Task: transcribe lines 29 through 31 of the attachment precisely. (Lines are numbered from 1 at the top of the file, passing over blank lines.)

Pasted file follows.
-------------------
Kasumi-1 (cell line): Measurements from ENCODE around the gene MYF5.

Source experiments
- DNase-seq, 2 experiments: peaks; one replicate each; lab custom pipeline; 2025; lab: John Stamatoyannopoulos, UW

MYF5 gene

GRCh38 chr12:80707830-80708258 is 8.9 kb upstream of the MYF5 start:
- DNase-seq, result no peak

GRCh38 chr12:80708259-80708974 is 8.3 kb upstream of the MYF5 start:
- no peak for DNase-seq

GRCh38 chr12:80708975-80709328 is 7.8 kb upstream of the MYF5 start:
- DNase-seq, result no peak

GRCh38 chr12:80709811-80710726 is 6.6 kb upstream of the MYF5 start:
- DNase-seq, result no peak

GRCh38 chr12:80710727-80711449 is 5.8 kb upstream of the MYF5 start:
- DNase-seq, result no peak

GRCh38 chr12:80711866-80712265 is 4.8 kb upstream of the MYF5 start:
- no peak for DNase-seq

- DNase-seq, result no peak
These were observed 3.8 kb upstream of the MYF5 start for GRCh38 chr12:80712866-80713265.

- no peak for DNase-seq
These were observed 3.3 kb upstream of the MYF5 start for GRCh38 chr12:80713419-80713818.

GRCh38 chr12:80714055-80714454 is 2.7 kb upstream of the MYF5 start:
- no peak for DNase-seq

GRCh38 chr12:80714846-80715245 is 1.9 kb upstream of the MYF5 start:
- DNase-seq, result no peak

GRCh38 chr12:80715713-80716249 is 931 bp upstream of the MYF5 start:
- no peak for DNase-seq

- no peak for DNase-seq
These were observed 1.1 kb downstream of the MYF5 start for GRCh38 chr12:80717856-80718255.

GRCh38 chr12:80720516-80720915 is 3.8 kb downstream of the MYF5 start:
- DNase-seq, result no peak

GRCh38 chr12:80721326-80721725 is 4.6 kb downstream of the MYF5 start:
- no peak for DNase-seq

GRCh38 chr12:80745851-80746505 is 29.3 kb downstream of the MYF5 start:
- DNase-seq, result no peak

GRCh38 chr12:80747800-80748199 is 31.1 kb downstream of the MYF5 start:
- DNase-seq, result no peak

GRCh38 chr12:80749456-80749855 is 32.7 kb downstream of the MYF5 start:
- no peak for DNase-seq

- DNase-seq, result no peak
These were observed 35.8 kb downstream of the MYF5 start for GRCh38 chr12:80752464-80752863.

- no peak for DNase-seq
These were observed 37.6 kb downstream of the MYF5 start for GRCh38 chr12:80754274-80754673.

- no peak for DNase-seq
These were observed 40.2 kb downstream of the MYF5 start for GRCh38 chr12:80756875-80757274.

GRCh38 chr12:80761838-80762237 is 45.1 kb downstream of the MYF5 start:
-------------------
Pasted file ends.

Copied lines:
GRCh38 chr12:80720516-80720915 is 3.8 kb downstream of the MYF5 start:
- DNase-seq, result no peak

GRCh38 chr12:80721326-80721725 is 4.6 kb downstream of the MYF5 start: